Detective assistant Holm: Constable Jensens eager, but bumbling assistant, to whom Jensen often have to explain key plot points and why they can only arrest the small fish. He and Jensen usually have a bare minimum of influence on the plot, but they are highly important to the exposition of background details.
Bang-Johansen/Hallandsen/Holm Hansen: The recurring Big Bad in many of the movies. A corrupt authority figure with villainous schemes of his own. This character is subject to an unusual and confusing gag. In most of the movies where he appears he has one of those three names and is supposedly a new character who has nothing to do with any of the previous incarnations (Jönssonligan did not follow this, instead opting to have the equivalent - only using the name Wall-Enberg - be the same character, a shady executive, in all his appearances). To further add to the confusion, they are all played by the same actor and have the same personality. None of the other characters have ever made any comments on this - however, in Danish film series at the time it was normal for actors to return in different roles, and there is a number of other recurring actors in Olsen-Banden too. Most frequently, he takes on the role of a Corrupt Corporate Executive, but he has also been a corrupt civil servant and a criminal nobleman. Frequently hires the gang to help him, just to betray them later, with the help of:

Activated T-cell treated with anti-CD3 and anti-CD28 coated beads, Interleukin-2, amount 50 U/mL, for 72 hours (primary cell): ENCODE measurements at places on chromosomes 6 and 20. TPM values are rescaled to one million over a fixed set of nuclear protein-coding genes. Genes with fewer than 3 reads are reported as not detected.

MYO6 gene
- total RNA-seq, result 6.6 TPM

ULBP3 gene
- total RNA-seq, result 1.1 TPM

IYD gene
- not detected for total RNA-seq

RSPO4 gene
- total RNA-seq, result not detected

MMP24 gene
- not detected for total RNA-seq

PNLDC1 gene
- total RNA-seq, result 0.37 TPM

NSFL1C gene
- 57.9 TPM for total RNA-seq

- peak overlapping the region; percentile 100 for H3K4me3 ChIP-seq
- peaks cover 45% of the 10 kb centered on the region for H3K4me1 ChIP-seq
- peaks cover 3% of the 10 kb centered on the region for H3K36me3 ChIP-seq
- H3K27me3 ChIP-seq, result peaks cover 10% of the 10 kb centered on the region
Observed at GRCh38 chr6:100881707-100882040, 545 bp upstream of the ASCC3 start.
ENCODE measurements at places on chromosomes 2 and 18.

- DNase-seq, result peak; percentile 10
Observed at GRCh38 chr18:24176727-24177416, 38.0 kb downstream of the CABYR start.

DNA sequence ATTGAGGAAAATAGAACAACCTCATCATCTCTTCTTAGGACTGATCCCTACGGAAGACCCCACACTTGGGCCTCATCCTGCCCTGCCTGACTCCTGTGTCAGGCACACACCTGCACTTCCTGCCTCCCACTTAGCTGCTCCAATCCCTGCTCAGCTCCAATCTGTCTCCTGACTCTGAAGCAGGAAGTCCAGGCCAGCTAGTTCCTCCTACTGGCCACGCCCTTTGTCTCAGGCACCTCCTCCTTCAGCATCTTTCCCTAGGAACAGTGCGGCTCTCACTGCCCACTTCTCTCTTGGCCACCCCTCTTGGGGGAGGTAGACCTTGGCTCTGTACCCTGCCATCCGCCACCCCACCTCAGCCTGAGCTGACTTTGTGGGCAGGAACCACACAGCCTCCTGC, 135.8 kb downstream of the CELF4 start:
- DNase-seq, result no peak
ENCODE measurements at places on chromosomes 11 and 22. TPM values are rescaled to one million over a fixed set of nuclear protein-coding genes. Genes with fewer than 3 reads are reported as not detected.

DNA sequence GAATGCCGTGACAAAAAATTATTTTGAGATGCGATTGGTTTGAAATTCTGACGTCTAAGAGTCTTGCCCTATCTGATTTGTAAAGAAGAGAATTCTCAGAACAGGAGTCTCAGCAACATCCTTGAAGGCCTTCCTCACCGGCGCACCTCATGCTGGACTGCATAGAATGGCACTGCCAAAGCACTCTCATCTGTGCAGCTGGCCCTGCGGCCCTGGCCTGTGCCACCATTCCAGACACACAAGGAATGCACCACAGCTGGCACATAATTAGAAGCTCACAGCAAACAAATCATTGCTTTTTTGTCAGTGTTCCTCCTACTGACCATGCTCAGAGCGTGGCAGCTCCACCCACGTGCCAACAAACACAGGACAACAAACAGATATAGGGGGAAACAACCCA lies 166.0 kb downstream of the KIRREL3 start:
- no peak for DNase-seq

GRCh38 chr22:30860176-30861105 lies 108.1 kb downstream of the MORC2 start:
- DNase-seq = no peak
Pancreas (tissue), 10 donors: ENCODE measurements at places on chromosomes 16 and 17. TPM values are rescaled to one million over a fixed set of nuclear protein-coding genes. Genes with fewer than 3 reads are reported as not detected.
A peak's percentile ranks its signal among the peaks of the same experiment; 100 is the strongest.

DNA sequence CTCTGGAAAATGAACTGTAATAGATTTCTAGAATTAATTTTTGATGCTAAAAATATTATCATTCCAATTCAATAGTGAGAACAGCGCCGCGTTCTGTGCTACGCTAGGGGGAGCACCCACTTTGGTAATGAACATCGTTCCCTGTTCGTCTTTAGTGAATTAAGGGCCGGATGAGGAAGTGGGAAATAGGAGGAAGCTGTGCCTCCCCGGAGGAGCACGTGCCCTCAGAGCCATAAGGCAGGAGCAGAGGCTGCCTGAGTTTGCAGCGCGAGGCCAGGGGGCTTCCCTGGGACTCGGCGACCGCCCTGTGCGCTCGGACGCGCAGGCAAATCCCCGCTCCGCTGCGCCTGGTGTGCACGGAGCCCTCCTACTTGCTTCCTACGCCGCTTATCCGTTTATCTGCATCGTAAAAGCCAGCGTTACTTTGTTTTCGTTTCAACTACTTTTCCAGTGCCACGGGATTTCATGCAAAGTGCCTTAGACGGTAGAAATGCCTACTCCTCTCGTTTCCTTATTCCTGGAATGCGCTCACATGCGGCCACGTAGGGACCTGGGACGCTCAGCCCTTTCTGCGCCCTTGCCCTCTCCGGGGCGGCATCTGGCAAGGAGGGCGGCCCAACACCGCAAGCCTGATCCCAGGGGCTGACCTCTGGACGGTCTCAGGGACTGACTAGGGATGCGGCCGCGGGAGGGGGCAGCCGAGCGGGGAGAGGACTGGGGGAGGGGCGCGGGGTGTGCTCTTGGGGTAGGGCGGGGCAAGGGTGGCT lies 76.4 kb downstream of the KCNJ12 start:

Bøffen(literally: The Steak): Bang-Johansen's dragon whose complicated plans to eliminate Egon usually backfires onto himself. He is a very large and fat man, usually armed with a blunt weapon such as a monkey wrench. Interestingly, he is never referred to as "Bøffen" within the movies, where he's just called "Him" and notably "Det dumme svin/The bastard" by Benny. He is the only character to have been played by the same actor in both the Danish and Norwegian versions of the movies, namely Ove Verner Hansen.
Action Prologue: Most of the Danish and Norwegian movies have a pre-title sequence consisting of a small heist which fails and lands Egon in prison. While early entries used these to provide an Establishing Character Moment for Egon with his friends escaping and him pretending to be part of scenery while police arrives, later ones started to make these heists funny. Interestingly, in movie 7, Bøffen pulls a heist on Egon.
Almighty Janitor: Despite being a lowly police officer, Jensen always knows everything about the shady dealings of the Danish upper class.
The Alcoholic: Harry, in all three versions. At one point, he decides to stop drinking. At the end of that movie, when he's needed to blow up a wall, it turns out that he needs to drink a beer to do that reliably.
Ascended Extra: Harry in the Norwegian and Swedish series, possibly thanks to the fact that both Norwegian and Swedish moviemakers had the role played by a popular and beloved comedian (Harald Heide-Steen Jr in Norway and Björn Gustafson in Sweden). As such, in the Norwegian series the movies featuring him usually upgrade him to titular character, and in the Swedish series he's a permanent member of the gang from the third movie on.
Ax-Crazy: Bøffen is often very enthusiastic about his work.